• 3. 2. What are You doing now to prepare? Sample pre release
  • 4. Examples of how the pre release helps the real exam Q Kim Adams Have you looked at sample titles from the main textbooks and the sample assessment Materials on the main Edexcel website? Pre release steer Actual exam Q Tectonic Activity and Hazards The physical causes of tectonic hazards, and responses to them Discuss the relationship between the nature of tectonic hazards and human responses to them Explore the extent to which tectonic activity has a distinctive geography and is spatially concentrated in hotspots Research the role of the 3 major types of plate boundary in causing varying types of tectonic hazard with differing frequency and magnitude Tectonic hazards have a distinctive geography. Discuss Explore what is meant by tectonic landscapes by looking ata variety of zoned areas. Research the role of extrusive and intrusive activity in producing a variety of landforms,& contrasting past & present tectonic activity Explain why tectonic landscapes contain such a variety of landforms ( Life on the Margins: Food supply Problem The complex causes of food insecurity To what extent do food security issues vary spatially and temporally? Research the causes of food insecurity threatening life at the margins, with a particular focus on areas affected by desertification Explore drylands with contrasting economic status suffering desertification and their vulnerability to food insecurity Assess the role of desertification in threatening life at the margins Explore how and why some areas have increased food supplies to create a surplus and others are experiencing shortages and famine More food but still more hunger. Discuss
  • 5.   2 As soon as you get the pre-release research focus: <ul><li>Dissect it by relating it back to the specification. </li></ul><ul><li>Discuss it with your peers and teacher . </li></ul><ul><li>Ensure you know what ‘Explore’ and ‘Research’ actually mean. </li></ul><ul><li>Make a list of any key concepts and models likely to help </li></ul><ul><li>Which terms in your glossary may help? </li></ul><ul><li>Practice linkage words, to make your report structured and logical. </li></ul><ul><li>Marshall the parts of your file most related to the focus </li></ul><ul><li>Make final summary fact-files of your main case studies/examples: precise details are required in final exam for top grades </li></ul><ul><li>Identify the complexity in the focus- Geography rarely involves black and white decisions- where’s the element of gray? </li></ul><ul><li>Try to practice different introductions and conclusions - especially to time. Your plan should take 5 mins or so, introduction should be written in 10minutes, main conclusion in 10 minutes. </li></ul><ul><li>If you haven’t tried writing a full report in 90 minutes with no notes, now is the time! </li></ul><ul><li>Remind yourself of the components of the generic mark scheme: the formula is D+R+A+Q+C = 70! </li></ul>Kim Adams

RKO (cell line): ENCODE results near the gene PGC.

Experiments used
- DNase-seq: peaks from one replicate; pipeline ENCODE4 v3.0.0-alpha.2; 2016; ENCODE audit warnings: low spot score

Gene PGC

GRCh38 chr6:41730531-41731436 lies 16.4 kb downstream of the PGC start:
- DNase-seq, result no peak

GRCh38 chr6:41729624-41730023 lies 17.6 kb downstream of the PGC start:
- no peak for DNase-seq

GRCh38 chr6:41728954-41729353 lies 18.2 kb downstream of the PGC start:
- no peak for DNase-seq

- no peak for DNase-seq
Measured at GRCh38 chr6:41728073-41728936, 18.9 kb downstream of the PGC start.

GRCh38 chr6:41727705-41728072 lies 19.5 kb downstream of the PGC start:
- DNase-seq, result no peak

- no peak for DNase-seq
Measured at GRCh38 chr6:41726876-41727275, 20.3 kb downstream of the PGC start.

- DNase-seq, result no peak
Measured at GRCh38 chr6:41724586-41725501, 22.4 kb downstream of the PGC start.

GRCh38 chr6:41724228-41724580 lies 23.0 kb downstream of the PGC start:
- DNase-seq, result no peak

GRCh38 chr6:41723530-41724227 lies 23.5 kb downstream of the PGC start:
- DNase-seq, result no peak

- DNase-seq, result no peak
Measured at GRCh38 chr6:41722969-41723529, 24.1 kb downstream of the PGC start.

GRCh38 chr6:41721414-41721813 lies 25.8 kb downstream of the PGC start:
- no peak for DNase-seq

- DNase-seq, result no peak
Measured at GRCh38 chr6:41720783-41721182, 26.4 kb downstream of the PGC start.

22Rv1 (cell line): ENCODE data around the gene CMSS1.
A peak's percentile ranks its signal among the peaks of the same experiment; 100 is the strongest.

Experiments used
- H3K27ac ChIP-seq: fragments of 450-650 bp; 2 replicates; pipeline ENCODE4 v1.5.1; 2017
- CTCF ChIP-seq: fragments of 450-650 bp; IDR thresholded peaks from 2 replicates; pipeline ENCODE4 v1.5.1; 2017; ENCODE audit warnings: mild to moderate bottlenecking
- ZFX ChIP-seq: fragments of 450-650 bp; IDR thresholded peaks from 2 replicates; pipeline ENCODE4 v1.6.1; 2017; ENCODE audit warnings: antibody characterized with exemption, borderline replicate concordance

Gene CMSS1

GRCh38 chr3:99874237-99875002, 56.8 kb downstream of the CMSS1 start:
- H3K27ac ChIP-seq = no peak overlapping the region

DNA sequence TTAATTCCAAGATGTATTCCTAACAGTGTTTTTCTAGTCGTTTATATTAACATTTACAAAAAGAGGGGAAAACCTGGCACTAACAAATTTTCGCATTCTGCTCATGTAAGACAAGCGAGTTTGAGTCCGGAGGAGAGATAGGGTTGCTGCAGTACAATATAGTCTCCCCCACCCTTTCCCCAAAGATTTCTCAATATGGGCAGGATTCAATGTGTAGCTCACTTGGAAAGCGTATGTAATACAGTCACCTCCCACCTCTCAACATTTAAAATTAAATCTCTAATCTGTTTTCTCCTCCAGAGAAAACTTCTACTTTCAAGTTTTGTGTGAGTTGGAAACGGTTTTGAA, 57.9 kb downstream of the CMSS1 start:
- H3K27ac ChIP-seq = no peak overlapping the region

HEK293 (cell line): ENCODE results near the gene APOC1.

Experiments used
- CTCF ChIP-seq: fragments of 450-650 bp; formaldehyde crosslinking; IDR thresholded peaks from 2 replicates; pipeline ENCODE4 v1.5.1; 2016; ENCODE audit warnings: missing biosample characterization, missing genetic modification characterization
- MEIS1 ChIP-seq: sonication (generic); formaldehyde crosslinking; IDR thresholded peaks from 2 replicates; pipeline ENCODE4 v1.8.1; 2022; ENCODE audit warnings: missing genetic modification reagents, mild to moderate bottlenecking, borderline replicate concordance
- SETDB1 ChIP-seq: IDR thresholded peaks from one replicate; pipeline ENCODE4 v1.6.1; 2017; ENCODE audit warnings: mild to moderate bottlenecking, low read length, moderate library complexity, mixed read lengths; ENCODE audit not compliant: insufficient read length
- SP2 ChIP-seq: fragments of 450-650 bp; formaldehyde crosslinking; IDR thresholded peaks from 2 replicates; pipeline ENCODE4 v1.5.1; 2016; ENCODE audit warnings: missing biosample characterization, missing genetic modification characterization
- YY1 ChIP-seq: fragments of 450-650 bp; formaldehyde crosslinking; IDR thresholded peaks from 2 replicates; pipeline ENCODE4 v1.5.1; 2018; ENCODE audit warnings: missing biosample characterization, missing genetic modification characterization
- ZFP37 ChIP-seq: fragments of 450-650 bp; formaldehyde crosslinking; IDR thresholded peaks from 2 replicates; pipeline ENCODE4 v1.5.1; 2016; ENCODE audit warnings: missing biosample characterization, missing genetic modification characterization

• 6. 1 st Exam pre release Dec 11 th 2010 Exam Feb 2010 <ul><li>OPTION 1: Tectonic Activity and Hazards • Explore the types and levels of challenge posed by varying forms of tectonic activity. • Research contrasting locations to draw out the range of tectonic activity and the different impacts produced on communities. OPTION 2: Cold Environments – Landscapes and Change • Explore the variety of geomorphological processes and landforms associated with different glacial environments. • Research a range of locations including both current and relict glacial environments. OPTION 3: Life on the Margins – the Food Supply Problem • Explore the problems of managing a range of contemporary food insecurity issues. • Research management strategies at a range of scales and locations. OPTION 4: The World of Cultural Diversity • Explore what is meant by a global culture, how it is defined and, if it exists, what its characteristics are. • Research contrasting locations, some of which show the effects of cultural globalisation and others which seem to be resisting the process. OPTION 5: Pollution and Human Health at Risk • Explore a range of human health risks and the varying degrees to which they have been controlled. • Research types of health risk strategies at a range of scales and locations. OPTION 6: Consuming the Rural Landscape – Leisure and Tourism • Explore the variety of challenges created by leisure and tourism in rural areas and how they have changed over time. • Research contrasting types of rural landscapes experiencing leisure and tourism in order to assess their varying threats and opportunities </li></ul>Kim Adams